The Fight of The Better Musical

This time last year there was only one movie everyone was talking about in the wake of the Oscars. Movie musical La La Land, starring Emma Stone and Ryan Gosling, made a massive impact on the movie scene for many reasons. It was a box office success and won six Oscars – a testament to its popularity. A standard had now been set for a forthcoming era of modern movie musicals.

Fast forward a year later, however, and an even better movie musical has been released yet it is getting nowhere near the same recognition as La La Land did – despite the fact the two musicals share the same songwriters, Pasek and Paul. It is, of course, The Greatest Showman. And it is frankly a much better musical than La La Land is, in every sense of the definition.

The most noticeable thing about The Greatest Showman that puts it miles ahead of La La Land is the soundtrack. Songs in musicals are not merely there for entertainment value, they serve a purpose and are crucial to the storytelling narrative. While some may find the songs in La La Land such as “City Of Stars” and “Another Day Of Sun” enjoyable, which is fair enough, if you remove them from the plot and choose not to present the movie as a musical, the storyline remains intact and it still makes sense.

The Greatest Showman would fail to make sense without its rather excellent soundtrack. Without Hugh Jackman singing “A Million Dreams”, viewers would not know Phineas Barnum’s’ childhood story and quest to make something of his life, without “The Other Side” the business partnership struck up between Barnum and Phil Carlyle (Zac Efron) simply would not have happened, and if you were to remove “Rewrite The Stars”, the romantic feelings between Carlyle and Anne Wheeler (Zendaya) would have been unclear to viewers.

The storyline of La La Land has a central focus on the characters of jazz pianist Sebastian (Ryan Gosling) and aspiring actress Mia (Emma Stone) and follows their lives of trying to break into Hollywood, both together and apart. The Greatest Showman follows the main plot of P.T Barnum creating a show in New York, but there are plenty of subplots and developments of secondary characters. Viewers see Barnum’s wife Charity (Michelle Williams) struggle to deal with her husband’s newfound success, Phil Carlyle and Anne Wheeler fall in love with each other, and journalist James Gordon Bennett (Paul Sparks) try to take the show down in his newspaper, among many other subplots.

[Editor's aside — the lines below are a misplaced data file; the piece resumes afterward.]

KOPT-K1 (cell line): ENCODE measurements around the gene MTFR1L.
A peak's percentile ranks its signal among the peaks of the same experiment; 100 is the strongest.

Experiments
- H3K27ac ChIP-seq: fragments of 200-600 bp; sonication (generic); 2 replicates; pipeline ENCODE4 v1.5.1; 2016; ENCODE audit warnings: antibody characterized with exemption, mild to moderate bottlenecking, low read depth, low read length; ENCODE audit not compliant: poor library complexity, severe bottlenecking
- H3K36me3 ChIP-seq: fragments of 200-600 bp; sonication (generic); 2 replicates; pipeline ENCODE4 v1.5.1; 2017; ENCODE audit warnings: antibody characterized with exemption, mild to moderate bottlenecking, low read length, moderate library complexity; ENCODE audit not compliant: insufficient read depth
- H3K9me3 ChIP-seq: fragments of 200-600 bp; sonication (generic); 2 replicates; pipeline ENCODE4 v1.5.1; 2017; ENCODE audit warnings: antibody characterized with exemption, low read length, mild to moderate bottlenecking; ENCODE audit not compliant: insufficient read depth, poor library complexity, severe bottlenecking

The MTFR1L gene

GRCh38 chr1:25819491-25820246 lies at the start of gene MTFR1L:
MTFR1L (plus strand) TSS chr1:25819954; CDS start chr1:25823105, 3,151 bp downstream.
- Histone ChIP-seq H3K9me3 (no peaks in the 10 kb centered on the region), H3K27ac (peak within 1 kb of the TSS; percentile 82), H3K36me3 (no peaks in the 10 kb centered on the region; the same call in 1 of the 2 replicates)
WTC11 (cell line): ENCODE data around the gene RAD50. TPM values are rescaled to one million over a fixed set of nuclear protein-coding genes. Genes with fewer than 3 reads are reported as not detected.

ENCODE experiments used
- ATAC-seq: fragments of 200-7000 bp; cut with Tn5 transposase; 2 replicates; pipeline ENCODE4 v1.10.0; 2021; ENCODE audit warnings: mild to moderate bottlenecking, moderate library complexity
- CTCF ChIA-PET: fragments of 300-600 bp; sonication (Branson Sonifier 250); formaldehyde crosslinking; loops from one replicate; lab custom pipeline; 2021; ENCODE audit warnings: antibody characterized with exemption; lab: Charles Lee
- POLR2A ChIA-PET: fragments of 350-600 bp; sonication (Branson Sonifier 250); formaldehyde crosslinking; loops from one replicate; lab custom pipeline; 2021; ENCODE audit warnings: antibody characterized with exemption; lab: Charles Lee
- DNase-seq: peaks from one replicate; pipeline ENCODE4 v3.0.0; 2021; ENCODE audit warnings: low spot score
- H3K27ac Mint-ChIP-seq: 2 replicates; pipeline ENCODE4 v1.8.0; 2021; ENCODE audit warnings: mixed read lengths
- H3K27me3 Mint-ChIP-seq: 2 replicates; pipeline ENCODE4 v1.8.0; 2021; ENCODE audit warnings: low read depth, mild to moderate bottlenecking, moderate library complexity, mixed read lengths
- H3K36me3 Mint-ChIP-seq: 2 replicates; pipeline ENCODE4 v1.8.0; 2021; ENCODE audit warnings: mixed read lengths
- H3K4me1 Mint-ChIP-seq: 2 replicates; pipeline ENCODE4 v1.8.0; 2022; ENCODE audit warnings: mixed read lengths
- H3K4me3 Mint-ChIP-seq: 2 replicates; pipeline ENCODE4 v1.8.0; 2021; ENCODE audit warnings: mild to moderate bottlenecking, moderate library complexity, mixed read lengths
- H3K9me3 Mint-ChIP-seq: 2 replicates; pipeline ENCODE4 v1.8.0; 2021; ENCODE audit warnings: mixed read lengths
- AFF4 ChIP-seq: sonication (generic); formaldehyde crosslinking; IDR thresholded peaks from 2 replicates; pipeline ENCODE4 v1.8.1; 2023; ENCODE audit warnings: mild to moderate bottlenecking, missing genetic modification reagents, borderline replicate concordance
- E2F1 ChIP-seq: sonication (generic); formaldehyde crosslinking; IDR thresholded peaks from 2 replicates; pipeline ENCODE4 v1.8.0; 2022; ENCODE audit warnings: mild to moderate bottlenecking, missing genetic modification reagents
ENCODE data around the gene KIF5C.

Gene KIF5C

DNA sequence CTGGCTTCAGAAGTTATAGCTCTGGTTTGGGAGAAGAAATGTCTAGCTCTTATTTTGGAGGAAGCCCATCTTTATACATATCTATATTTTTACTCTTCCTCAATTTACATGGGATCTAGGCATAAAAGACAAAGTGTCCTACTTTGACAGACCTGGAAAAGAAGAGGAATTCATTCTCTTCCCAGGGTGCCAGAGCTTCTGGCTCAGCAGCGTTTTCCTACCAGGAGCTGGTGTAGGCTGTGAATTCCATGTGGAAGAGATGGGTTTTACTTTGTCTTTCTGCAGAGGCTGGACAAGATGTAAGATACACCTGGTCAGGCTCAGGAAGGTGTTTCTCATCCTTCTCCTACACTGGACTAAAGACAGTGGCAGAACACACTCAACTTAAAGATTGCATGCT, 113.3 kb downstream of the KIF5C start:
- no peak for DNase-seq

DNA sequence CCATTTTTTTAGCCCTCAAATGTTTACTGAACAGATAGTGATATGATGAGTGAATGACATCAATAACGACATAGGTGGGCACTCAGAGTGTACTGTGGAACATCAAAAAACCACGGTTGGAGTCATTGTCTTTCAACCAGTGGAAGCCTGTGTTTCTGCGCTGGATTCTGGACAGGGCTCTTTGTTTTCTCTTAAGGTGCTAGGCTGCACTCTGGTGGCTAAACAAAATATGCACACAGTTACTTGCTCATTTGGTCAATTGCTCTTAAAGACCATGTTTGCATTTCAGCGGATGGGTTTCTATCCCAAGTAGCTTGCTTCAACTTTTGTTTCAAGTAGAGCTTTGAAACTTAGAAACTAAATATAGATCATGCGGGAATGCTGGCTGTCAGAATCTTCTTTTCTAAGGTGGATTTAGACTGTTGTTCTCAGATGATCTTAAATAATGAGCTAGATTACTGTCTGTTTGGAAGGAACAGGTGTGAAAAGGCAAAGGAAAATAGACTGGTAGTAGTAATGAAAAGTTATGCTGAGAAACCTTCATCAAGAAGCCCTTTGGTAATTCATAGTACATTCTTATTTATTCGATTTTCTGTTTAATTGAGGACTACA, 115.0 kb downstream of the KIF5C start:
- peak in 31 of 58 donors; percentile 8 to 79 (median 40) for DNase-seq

Some people may prefer to watch movies which have a sole focus on a select few characters, and that’s fine. However, what makes the mega-musicals of the world such as Les Miserables, West Side Story and Phantom Of The Opera so great is that there are plenty of storylines and characters to get emotionally invested in and to be entertained by, and this is a trait that The Greatest Showman has over La La Land.

Of course, The Greatest Showman has faced plenty of criticism, mainly for not being very realistic – something which La La Land has been praised for. However, a lot of the big musicals out there have become successful despite being quite idealistic. Witches and wizards don’t exist, yet Wicked celebrated its tenth anniversary on the West End last year. Animals can’t sing, but that hasn’t stopped The Lion King being a Tony award-winning musical. America’s founding fathers certainly did not listen to hip-hop music, yet Hamilton has recently opened in the West End due to its stellar success in Broadway.

La La Land is a good movie. Excellent, even, owing to it’s fantastic success at last years award shows. Although The Greatest Showman hasn’t matched it’s success, the fact of the matter is that it still remains a better musical. As a movie, people can pinpoint how La La Land trumps it and that’s completely fair – but in years to come it should be The Greatest Showman that is looked upon as the great movie musical of this time, and rightfully so.

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